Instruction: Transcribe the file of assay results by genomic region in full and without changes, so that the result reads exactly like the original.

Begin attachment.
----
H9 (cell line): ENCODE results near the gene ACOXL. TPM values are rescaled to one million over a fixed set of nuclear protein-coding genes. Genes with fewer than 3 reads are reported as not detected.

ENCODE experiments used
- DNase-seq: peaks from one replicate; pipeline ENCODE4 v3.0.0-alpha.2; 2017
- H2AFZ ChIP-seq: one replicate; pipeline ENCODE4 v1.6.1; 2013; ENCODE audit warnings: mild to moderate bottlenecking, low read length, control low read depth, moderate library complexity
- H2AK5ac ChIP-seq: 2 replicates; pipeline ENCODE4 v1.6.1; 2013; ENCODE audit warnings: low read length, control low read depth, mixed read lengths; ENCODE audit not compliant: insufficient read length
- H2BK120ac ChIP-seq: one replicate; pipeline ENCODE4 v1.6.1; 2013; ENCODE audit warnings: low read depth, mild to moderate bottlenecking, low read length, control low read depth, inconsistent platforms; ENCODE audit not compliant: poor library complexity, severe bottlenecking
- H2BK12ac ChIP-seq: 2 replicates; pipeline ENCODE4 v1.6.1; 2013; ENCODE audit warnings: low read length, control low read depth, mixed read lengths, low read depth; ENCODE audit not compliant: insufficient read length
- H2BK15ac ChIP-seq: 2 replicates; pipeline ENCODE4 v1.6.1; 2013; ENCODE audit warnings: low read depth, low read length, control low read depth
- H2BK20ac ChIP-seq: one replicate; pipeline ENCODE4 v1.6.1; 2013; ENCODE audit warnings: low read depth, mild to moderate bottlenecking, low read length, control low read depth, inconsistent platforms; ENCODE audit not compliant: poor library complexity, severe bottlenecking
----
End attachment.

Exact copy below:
H9 (cell line): ENCODE results near the gene ACOXL. TPM values are rescaled to one million over a fixed set of nuclear protein-coding genes. Genes with fewer than 3 reads are reported as not detected.

ENCODE experiments used
- DNase-seq: peaks from one replicate; pipeline ENCODE4 v3.0.0-alpha.2; 2017
- H2AFZ ChIP-seq: one replicate; pipeline ENCODE4 v1.6.1; 2013; ENCODE audit warnings: mild to moderate bottlenecking, low read length, control low read depth, moderate library complexity
- H2AK5ac ChIP-seq: 2 replicates; pipeline ENCODE4 v1.6.1; 2013; ENCODE audit warnings: low read length, control low read depth, mixed read lengths; ENCODE audit not compliant: insufficient read length
- H2BK120ac ChIP-seq: one replicate; pipeline ENCODE4 v1.6.1; 2013; ENCODE audit warnings: low read depth, mild to moderate bottlenecking, low read length, control low read depth, inconsistent platforms; ENCODE audit not compliant: poor library complexity, severe bottlenecking
- H2BK12ac ChIP-seq: 2 replicates; pipeline ENCODE4 v1.6.1; 2013; ENCODE audit warnings: low read length, control low read depth, mixed read lengths, low read depth; ENCODE audit not compliant: insufficient read length
- H2BK15ac ChIP-seq: 2 replicates; pipeline ENCODE4 v1.6.1; 2013; ENCODE audit warnings: low read depth, low read length, control low read depth
- H2BK20ac ChIP-seq: one replicate; pipeline ENCODE4 v1.6.1; 2013; ENCODE audit warnings: low read depth, mild to moderate bottlenecking, low read length, control low read depth, inconsistent platforms; ENCODE audit not compliant: poor library complexity, severe bottlenecking